“I support breastfeeding. But…” – A list of common rhetoric.

Supportive PartnerYesterday I saw a meme about a conversation a mother had with her 4 year old over breastfeeding her younger daughter. The comments on the post were…..well, very discouraging.  “I support breastfeeding. But…..” followed by a host of excuses. If there is ever a ‘but’ after “I support”, then you don’t support it. Period.  If your support was true, it wouldn’t need any modifiers. There always seems to be a core list of ‘buts’ that people use to mask their conditional support. I’ll try, as feeble an attempt it may be, to dispel these common modifiers through my own experiences.

“Use a cover!” – Ummm, no. My children do not like covers. They are hot little creatures that sweat and a cover compounds that. Have you ever seen a mother attempting to cover a child that doesn’t want to be covered while nursing? Yeah, little flailing limbs that draw about 1,000% more attention than the act of nursing without a cover ever would. Covers are not an option for us.

“We’re trying to eat here.” – And so is my child. We eat at the table, my child eats at the table. It’s simple really. Should I deprive my child of food because you yourself are eating? That seems illogical. You’re also making my wife uncomfortable, so please swivel your head the other way and focus on your own table and family.

“I don’t want my kids seeing that!” – What, how nature works? What breasts are really meant for? A special bond between a mother and child? If anything, kids SHOULD see this. If anything, a child will think NOTHING more of a nursing mother other than she is feeding her child. Children do not see a problem with that, adults that think their children shouldn’t see it do.

“That child should be on regular milk.”  – Regular milk? You mean pumped breast milk from another species of mammal designed specifically for their own offspring? Because that sounds like what nature intended to be natural and regular. The only milk I’ll ever classify as regular is the milk that my wife produces for my child with her own body.

“If they’re old enough to ask for it, they’re too old for it.” – By this logic a child should never be breastfed because they ask for it no sooner than they are born. A lot of children sign it by 6 months and most can ask for it verbally at 1 year. AAP and WHO recommends it until at least 2 years old. This is a completely flawed argument. Humans have evolved this special ability called speech, and a child being able to ask for it, whether through crying, signing or verbiage, makes it much simpler on the child and mom.

“I don’t just pull my stuff out in public. That’s all these mothers want to do.” – You figured them out. There is this whole sorority of nursing moms that get their jollies on flashing their breasts in public. Nursing is legal exhibitionism don’t you know. The last thing any mother (and their partner for that matter) wants is a stranger staring at her breasts while she feeds her child. And honestly, as much breastfeeding and nursing as I’ve seen (not just from my wife but from the plethora of parenting related events, conventions, rallies, etc. that I have attended) I rarely see that much actual boob. And as a side note, your ‘stuff’ cannot nourish and sustain an infant’s life; so until it can, it stays in your pants.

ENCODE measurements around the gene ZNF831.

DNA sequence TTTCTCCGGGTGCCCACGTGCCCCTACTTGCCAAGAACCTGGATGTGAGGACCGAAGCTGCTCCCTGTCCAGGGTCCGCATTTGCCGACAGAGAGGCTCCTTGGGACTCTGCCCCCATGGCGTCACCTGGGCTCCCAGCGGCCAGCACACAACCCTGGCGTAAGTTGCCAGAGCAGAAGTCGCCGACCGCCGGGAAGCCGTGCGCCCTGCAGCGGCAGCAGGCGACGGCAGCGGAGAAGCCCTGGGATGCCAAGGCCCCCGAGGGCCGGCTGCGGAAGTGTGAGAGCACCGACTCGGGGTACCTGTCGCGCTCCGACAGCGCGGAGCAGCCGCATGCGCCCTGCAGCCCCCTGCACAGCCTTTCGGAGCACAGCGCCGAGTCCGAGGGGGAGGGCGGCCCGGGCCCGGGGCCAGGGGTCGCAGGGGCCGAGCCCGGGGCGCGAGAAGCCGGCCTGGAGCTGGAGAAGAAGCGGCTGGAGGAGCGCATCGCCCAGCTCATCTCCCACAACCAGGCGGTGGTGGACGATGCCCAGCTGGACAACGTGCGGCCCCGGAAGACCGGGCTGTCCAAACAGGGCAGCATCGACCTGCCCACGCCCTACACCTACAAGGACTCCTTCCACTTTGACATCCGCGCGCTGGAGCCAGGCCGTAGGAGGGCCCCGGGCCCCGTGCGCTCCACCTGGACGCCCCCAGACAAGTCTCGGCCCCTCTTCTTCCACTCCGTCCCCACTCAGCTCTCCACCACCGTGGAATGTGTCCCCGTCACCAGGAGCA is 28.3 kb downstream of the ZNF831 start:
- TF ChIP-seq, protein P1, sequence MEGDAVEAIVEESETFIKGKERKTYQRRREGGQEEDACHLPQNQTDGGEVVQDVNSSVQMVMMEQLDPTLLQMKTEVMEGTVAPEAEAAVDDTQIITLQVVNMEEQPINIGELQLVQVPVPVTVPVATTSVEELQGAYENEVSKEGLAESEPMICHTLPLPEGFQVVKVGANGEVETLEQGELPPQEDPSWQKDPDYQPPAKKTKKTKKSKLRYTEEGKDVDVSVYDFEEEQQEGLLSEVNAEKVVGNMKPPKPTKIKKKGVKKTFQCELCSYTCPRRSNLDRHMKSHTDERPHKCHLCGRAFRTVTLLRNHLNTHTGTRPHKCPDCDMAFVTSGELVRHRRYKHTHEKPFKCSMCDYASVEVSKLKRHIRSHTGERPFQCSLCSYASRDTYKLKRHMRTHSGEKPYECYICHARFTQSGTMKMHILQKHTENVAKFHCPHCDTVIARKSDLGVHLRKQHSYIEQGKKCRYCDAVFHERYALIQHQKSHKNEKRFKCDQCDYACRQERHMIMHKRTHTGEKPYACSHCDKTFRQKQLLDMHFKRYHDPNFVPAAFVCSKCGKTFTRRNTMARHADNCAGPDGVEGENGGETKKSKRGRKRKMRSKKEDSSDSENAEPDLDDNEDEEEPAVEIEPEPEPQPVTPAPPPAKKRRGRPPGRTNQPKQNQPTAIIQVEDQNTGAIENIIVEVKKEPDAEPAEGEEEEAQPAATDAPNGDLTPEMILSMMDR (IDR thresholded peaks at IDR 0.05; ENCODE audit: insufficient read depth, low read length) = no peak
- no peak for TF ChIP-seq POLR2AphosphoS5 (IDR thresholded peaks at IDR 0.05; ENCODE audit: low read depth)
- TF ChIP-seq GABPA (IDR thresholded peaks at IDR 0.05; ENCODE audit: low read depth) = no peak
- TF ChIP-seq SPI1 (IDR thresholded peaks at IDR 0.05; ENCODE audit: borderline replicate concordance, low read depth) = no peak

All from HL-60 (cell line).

“Can’t you pump and use bottles?” – Doesn’t work that way. It can, but most of the time it doesn’t. Most babies have difficulty transitioning from bottle to breast and latch is greatly affected. Some moms, no matter the grade of pump, just won’t produce milk with one. Only the baby stimulating the breast will work. And then there’s the working moms. Moms that spend the day away from their child (my wife falls into this category). When they are home; they are nursing. Plain and simple. That is their bonding time. They pump all day and can’t wait for their little one to latch on and have that reconnecting moment.

There is a good chance that mother had a hard time getting to the point she is currently at in her nursing relationship. It may be her first time being comfortable enough to publicly nurse. She may have overcome a great struggle to even breastfeed in the first place. Also, the nourishment and hunger of my child will always trump your argument. Every. Time. So the next time you are slightly uncomfortable around a nursing mother, you might to think twice before reaching into your bag of worn out rhetoric.

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I always give choices.

I always give choices.

But won’t that allow them to walk all over you? – No. It won’t. Quite the opposite. A child that’s happy with their choice is more cooperative to do the task they chose. If I say “Hey buddy, would like to help me vacuum or help mom pick up your blocks?” I’ll get a happy little boy helping clean the house.

They’ll just get what they want all the time! – Well, what exactly is wrong with that? I get what I want most of the time. So does my wife and most people I know. Unless it’s work, I indulge in my wants and interests. Childhood shouldn’t be a sacrifice of choice and wants over an irrational parental fear. Besides, isn’t life spent pursuing our interests?

What should it matter if they want the red cup? Or if you picked out a green shirt but they want the striped one. Big deal. We turn it into an issue that really isn’t there. Let them have their red cup and striped shirt. It won’t spoil them. It won’t entitle them. Give them the choice before you pick it out, before you pour the water.

Lamenting the Past. Embracing the Present.

I was driving down a pedestrian inhabited street, looking at all the various people as I pass them. My mind drifting to imagine their life; their current state of being. While observing all the smiling, carefree faces as they walk, jog and congregate at will I was suddenly struck with a sense of limitation. Everything now took planning and preparation. The inability to be spontaneous was subconsciously being mourned.